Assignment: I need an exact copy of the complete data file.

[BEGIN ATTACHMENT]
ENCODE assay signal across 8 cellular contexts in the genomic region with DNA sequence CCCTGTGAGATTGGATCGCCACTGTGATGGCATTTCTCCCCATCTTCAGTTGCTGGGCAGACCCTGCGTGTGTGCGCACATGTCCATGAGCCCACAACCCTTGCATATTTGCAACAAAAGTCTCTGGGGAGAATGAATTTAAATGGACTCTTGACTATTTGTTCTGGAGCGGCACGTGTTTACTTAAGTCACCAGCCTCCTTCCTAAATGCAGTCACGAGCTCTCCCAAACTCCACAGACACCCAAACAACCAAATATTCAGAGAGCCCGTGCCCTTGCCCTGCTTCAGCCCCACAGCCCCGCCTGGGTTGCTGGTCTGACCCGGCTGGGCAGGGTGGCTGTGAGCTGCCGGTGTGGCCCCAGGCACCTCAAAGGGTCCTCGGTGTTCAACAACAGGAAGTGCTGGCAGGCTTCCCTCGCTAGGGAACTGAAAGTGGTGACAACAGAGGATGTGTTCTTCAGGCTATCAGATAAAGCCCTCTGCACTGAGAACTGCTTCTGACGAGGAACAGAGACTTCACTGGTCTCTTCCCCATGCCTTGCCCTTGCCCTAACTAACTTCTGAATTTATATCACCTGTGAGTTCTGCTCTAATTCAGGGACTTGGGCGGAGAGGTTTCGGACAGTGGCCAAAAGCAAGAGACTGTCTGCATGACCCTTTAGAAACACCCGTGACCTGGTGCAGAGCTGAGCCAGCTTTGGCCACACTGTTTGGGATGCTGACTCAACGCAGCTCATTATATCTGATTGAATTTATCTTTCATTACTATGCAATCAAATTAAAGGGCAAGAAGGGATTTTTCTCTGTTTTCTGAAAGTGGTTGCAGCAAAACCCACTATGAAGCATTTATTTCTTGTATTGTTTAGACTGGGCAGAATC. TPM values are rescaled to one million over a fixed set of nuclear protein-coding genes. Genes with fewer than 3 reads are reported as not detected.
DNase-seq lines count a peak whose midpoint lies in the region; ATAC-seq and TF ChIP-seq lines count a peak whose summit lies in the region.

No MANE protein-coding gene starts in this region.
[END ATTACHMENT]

ENCODE assay signal across 8 cellular contexts in the genomic region with DNA sequence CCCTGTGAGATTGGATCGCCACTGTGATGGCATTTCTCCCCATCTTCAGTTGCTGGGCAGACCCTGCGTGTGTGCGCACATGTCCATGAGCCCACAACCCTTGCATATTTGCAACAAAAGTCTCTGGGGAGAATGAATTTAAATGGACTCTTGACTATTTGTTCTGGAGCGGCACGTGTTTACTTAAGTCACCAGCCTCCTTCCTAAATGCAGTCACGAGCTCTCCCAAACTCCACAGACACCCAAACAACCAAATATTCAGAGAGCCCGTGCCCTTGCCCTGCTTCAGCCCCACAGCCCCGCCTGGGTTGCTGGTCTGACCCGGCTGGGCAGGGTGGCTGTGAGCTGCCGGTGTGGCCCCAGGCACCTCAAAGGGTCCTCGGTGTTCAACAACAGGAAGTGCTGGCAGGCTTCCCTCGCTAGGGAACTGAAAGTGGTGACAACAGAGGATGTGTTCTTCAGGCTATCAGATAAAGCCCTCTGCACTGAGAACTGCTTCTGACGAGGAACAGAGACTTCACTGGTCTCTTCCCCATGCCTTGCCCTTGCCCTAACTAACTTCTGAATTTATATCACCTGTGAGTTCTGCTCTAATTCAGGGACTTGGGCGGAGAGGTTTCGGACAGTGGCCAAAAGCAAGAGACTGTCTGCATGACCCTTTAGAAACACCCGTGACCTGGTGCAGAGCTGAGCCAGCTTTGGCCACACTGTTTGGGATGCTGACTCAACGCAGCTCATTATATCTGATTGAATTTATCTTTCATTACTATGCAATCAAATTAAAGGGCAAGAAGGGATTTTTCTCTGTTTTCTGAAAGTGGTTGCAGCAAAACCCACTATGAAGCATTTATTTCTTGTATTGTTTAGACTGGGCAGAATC. TPM values are rescaled to one million over a fixed set of nuclear protein-coding genes. Genes with fewer than 3 reads are reported as not detected.
DNase-seq lines count a peak whose midpoint lies in the region; ATAC-seq and TF ChIP-seq lines count a peak whose summit lies in the region.

No MANE protein-coding gene starts in this region.